Book XI. Old Age, Jarā Vagga

XI. 4. A Company of Over-Confident Monks Text: N iii. 111-112.
Sambahulaadhimānikabhikkhūnaṁ vatthu (149)


149. Like yonder gourds...

This religious instruction was given by the Teacher while he was in residence at Jetavana with reference to a company of over-confident monks. {3.111}

The story goes that five hundred monks received a Subject of Meditation from the Teacher, retired to the forest, and after striving and struggling, induced a state of trance. Thereupon they thought to themselves, “By not practicing the Depravities, we have fulfilled our religious duties. Let us inform the Teacher of the virtues we have acquired.” With this thought in mind, they set out. When they arrived outside the gate, the Teacher said to Elder Ānanda, “Ānanda, these monks have no occasion for entering and seeing me. {3.112} Let them first go to the burning-ground and then come back and see me.” The Elder went and told those monks what the Teacher had said.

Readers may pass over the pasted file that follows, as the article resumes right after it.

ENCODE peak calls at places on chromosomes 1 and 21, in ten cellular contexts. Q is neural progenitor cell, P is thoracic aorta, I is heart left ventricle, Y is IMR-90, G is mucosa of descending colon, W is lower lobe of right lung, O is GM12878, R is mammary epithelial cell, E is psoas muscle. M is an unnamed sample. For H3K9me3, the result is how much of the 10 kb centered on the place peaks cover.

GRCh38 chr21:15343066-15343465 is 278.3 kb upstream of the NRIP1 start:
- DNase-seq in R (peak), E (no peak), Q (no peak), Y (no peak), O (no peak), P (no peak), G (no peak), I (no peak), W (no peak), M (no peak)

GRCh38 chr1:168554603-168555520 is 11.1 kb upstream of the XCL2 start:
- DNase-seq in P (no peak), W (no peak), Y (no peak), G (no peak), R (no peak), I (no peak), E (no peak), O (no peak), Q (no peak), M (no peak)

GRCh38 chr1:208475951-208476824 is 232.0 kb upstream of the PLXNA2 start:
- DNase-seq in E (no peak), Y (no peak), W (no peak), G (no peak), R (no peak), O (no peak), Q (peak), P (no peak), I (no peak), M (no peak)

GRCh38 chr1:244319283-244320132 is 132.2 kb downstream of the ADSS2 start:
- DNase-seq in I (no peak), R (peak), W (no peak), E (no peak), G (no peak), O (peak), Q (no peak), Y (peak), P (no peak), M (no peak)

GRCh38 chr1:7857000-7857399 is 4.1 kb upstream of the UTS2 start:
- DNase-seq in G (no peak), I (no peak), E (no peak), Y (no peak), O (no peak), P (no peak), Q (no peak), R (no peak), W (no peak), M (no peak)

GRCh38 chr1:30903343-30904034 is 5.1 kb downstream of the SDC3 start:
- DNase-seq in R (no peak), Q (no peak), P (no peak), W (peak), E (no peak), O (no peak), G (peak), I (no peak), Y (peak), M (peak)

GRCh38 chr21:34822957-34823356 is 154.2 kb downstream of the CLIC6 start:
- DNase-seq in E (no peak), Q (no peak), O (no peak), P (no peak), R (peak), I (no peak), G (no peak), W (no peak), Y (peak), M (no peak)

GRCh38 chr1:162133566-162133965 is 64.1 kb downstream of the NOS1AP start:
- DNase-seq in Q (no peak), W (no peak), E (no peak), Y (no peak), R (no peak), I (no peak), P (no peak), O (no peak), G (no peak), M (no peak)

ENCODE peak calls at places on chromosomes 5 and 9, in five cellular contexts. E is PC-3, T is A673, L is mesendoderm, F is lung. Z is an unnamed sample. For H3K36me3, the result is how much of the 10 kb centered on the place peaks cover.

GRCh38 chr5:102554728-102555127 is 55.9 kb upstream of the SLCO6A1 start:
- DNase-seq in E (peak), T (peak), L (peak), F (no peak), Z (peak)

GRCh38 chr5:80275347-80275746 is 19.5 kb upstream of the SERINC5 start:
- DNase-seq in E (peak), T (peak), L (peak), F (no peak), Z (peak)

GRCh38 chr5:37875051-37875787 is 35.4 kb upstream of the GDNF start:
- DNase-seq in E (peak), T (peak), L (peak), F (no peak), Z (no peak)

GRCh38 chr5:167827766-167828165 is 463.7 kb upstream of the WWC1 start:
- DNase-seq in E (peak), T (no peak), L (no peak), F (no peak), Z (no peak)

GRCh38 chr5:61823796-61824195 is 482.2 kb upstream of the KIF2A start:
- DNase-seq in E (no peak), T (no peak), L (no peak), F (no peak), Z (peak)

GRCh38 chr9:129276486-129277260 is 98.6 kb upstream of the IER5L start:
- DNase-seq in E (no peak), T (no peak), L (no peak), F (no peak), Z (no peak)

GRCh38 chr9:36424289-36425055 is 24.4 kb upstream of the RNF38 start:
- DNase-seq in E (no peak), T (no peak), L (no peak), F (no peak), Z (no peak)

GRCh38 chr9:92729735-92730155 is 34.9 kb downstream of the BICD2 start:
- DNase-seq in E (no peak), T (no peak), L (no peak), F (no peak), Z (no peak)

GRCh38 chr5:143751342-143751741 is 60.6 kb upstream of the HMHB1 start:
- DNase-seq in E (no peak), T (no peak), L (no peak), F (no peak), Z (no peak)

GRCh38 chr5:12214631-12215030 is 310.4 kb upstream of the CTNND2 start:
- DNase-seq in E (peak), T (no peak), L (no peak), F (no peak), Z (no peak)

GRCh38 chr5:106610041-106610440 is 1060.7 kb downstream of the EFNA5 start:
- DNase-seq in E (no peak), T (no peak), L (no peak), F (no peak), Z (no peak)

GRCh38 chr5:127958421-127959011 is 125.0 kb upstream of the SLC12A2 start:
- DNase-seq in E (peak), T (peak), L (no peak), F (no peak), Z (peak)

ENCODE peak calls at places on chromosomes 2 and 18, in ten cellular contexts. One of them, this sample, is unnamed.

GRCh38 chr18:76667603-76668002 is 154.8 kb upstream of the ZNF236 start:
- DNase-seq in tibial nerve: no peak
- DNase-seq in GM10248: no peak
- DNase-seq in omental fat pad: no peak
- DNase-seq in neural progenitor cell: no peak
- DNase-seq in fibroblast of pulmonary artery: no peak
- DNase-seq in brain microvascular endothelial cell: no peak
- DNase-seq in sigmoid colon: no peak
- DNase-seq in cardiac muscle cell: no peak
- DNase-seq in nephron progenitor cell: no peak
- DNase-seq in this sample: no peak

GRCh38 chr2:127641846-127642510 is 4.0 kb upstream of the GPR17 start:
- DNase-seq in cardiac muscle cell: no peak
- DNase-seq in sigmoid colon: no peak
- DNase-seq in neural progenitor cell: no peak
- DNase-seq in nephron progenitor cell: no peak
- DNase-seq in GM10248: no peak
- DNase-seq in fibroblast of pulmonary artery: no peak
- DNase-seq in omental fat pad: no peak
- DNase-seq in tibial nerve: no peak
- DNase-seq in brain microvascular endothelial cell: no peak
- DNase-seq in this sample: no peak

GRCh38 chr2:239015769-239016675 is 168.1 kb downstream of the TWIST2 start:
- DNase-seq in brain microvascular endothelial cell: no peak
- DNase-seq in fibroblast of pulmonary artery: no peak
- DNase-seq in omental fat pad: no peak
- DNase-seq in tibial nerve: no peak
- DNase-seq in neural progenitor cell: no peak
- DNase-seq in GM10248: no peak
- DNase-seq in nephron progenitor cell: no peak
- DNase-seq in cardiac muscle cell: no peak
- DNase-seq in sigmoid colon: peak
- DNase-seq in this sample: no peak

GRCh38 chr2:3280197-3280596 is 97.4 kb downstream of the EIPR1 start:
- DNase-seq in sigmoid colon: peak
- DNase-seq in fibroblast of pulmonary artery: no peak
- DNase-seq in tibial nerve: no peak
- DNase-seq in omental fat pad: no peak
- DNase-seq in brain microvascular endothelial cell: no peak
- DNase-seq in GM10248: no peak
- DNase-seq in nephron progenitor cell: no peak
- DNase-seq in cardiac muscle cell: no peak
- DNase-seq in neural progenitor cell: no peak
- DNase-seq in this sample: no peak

Instead of asking, “Why should we have to go to the burning-ground?” they said to each other, “The far-seeing Buddha must have seen a reason.” Accordingly they went to the burning-ground and viewed the corpses there. For the corpses which had lain for one or two days, they conceived a repugnance; but the bodies laid there immediately after death, fresh and moist, excited their passions. At that moment they realized that the Depravities still existed within them. Thereupon the Teacher, still remaining seated in the Perfumed Chamber, sent forth a luminous image of himself, and as it were spoke face to face with those monks, saying, “Monks, is it fitting that upon beholding such an assemblage of bones you should take pleasure in the evil passions?” So saying, he pronounced the following Stanza,

149. Like yonder gourds cast away in the autumn
Are these gray bones; what pleasure can there be in looking at them?